Friday, November 26, 2010

Questions

"Where would I go, if I could go, who would I be, if I could be, what would I say, if I had a voice, who says this, saying that it's me?"

Samuel Becket, Texts for Nothing

Baudelaire: Spleen


http://fleursdumal.org/poem/161Spleen
Quand le ciel bas et lourd pèse comme un couvercle
Sur l'esprit gémissant en proie aux longs ennuis,
Et que de l'horizon embrassant tout le cercle
II nous verse un jour noir plus triste que les nuits;
Quand la terre est changée en un cachot humide,
Où l'Espérance, comme une chauve-souris,
S'en va battant les murs de son aile timide
Et se cognant la tête à des plafonds pourris;
Quand la pluie étalant ses immenses traînées
D'une vaste prison imite les barreaux,
Et qu'un peuple muet d'infâmes araignées
Vient tendre ses filets au fond de nos cerveaux,
Des cloches tout à coup sautent avec furie
Et lancent vers le ciel un affreux hurlement,
Ainsi que des esprits errants et sans patrie
Qui se mettent à geindre opiniâtrement.
— Et de longs corbillards, sans tambours ni musique,
Défilent lentement dans mon âme; l'Espoir,
Vaincu, pleure, et l'Angoisse atroce, despotique,
Sur mon crâne incliné plante son drapeau noir.
— Charles Baudelaire

Spleen
When the low, heavy sky weighs like a lid
On the groaning spirit, victim of long ennui,
And from the all-encircling horizon
Spreads over us a day gloomier than the night;
When the earth is changed into a humid dungeon,
In which Hope like a bat
Goes beating the walls with her timid wings
And knocking her head against the rotten ceiling;
When the rain stretching out its endless train
Imitates the bars of a vast prison
And a silent horde of loathsome spiders
Comes to spin their webs in the depths of our brains,
All at once the bells leap with rage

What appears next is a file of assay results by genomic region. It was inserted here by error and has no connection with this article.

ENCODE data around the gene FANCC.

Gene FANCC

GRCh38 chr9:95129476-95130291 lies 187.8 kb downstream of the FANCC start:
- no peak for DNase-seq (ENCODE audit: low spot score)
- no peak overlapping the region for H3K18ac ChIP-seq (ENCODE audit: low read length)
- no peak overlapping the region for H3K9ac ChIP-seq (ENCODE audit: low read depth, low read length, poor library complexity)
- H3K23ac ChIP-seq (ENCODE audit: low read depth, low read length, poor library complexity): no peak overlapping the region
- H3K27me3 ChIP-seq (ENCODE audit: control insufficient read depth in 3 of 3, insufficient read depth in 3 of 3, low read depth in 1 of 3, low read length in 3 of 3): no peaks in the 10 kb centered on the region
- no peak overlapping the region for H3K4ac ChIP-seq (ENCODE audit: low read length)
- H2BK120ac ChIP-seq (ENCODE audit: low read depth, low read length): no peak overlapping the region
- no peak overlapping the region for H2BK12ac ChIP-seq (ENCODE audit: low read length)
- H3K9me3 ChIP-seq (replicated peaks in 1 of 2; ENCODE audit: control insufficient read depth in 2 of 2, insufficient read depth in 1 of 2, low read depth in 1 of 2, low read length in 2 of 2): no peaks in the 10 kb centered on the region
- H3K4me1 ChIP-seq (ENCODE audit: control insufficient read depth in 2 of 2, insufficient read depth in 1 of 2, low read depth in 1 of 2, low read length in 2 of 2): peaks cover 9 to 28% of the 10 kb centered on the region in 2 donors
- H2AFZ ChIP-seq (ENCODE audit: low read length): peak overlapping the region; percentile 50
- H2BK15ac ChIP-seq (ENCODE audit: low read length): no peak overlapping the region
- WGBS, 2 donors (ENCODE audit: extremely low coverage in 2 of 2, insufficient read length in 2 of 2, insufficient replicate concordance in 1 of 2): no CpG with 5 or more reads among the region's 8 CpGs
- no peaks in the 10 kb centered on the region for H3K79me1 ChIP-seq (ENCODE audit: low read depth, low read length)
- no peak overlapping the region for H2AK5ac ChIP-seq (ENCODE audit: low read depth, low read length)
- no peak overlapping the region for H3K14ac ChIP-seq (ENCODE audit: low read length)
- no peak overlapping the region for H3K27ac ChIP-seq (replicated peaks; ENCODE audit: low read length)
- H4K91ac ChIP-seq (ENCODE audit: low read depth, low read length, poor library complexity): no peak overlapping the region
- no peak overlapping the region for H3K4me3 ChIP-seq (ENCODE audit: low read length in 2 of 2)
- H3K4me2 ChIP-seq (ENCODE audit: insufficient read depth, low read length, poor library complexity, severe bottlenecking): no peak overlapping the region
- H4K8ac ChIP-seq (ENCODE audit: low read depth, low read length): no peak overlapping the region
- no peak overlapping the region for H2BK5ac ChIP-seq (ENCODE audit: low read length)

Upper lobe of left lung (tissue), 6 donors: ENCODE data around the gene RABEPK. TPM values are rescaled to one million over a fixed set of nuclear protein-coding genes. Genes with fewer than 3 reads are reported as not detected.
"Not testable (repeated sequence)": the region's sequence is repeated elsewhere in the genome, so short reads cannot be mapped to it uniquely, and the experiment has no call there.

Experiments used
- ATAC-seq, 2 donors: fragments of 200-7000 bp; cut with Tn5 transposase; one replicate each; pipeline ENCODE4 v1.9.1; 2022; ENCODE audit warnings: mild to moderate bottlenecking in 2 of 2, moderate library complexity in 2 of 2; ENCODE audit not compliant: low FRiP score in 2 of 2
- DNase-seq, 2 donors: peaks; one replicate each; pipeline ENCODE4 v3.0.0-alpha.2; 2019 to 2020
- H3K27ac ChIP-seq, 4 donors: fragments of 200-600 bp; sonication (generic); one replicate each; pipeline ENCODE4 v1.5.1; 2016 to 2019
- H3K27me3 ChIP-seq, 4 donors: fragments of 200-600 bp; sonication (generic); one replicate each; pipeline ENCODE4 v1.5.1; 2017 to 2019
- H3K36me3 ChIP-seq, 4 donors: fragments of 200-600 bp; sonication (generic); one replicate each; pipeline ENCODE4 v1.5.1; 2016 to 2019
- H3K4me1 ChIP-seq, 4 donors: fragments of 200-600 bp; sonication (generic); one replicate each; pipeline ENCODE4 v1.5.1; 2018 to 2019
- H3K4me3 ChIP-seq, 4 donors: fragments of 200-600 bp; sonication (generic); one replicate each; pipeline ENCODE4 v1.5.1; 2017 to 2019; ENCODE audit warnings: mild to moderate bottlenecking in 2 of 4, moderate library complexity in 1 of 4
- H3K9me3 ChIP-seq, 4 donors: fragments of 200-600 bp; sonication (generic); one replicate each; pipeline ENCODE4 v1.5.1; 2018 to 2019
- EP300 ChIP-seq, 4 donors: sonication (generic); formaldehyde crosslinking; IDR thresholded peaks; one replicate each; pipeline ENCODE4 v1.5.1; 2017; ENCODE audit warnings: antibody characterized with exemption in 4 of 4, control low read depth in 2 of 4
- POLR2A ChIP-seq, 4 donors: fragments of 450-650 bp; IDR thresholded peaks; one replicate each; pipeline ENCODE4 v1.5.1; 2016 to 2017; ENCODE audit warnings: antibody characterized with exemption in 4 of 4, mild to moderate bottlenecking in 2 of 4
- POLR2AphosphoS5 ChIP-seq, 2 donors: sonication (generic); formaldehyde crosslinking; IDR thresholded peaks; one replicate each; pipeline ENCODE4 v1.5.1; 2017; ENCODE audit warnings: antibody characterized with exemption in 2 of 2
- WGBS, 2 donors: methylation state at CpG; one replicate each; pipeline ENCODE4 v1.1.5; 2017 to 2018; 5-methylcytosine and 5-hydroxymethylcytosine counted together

And hurl a frightful roar at heaven,
Even as wandering spirits with no country
Burst into a stubborn, whimpering cry.
— And without drums or music, long hearses
Pass by slowly in my soul; Hope, vanquished,
Weeps, and atrocious, despotic Anguish
On my bowed skull plants her black flag.
— William Aggeler, The Flowers of Evil (Fresno, CA: Academy Library Guild, 1954)

12

Thursday, November 18, 2010

I will never kiss you again

Tuesday.

Sunshine and quiet--a strangely bright day. The snow had disappeared.
There was life and joy, and glad faces, smiles, and laughter
everywhere. The fountains threw up sprays of water in jets,
golden-tinted from the sun-light, azure from the sky....

At noon I left my lodgings in Tomtegaden, where I still lived and found
fairly comfortable, and set out for town. I was in the merriest humour,
and lazied about the whole afternoon through the most frequented
streets and looked at the people. Even before seven o'clock I took a
turn up St. Olav's Place and took a furtive look up at the window of
No. 2. In an hour I would see her. I went about the whole time in a
state of tremulous, delicious dread. What would happen? What should I
say when she came down the stairs? Good-evening? or only smile? I
concluded to let it rest with the smile. Of course I would bow
profoundly to her.

I stole away, a little ashamed to be there so early, wandered up Carl
Johann for a while, and kept my eyes on University Street. When the
clocks struck eight I walked once more towards St. Olav's Place. On the
way it struck me that perhaps I might arrive a few minutes too late,
and I quickened my pace as much as I could. My foot was very sore,
otherwise nothing ailed me.

I took up my place at the fountain and drew breath. I stood there a
long while and gazed up at the window of No. 2, but she did not come.
Well, I would wait; I was in no hurry. She might be delayed, and I
waited on. It couldn't well be that I had dreamt the whole thing! Had
my first meeting with her only existed in imagination the night I lay
in delirium? I began in perplexity to think over it, and wasn't at all
sure.

"Hem!" came from behind me. I heard this, and I also heard light steps
near me, but I did not turn round, I only stared up at the wide
staircase before me.

"Good-evening," came then. I forget to smile; I don't even take off my
hat at first, I am so taken aback to see her come this way.

"Have you been waiting long?" she asks. She is breathing a little
quickly after her walk.

"No, not at all; I only came a little while ago," I reply. "And
besides, would it matter if I had waited long? I expected, by-the-way,
that you would come from another direction."

"I accompanied mamma to some people. Mamma is spending the evening with
them."

"Oh, indeed," I say.

We had begun to walk on involuntarily. A policeman is standing at the
corner, looking at us.

"But, after all, where are we going to?" she asks, and stops.

"Wherever you wish; only where _you_ wish."

"Ugh, yes! but it's such a bore to have to decide oneself."

A pause.

Then I say, merely for the sake of saying something:

"I see it's dark up in your windows."

"Yes, it is," she replies gaily; "the servant has an evening off, too,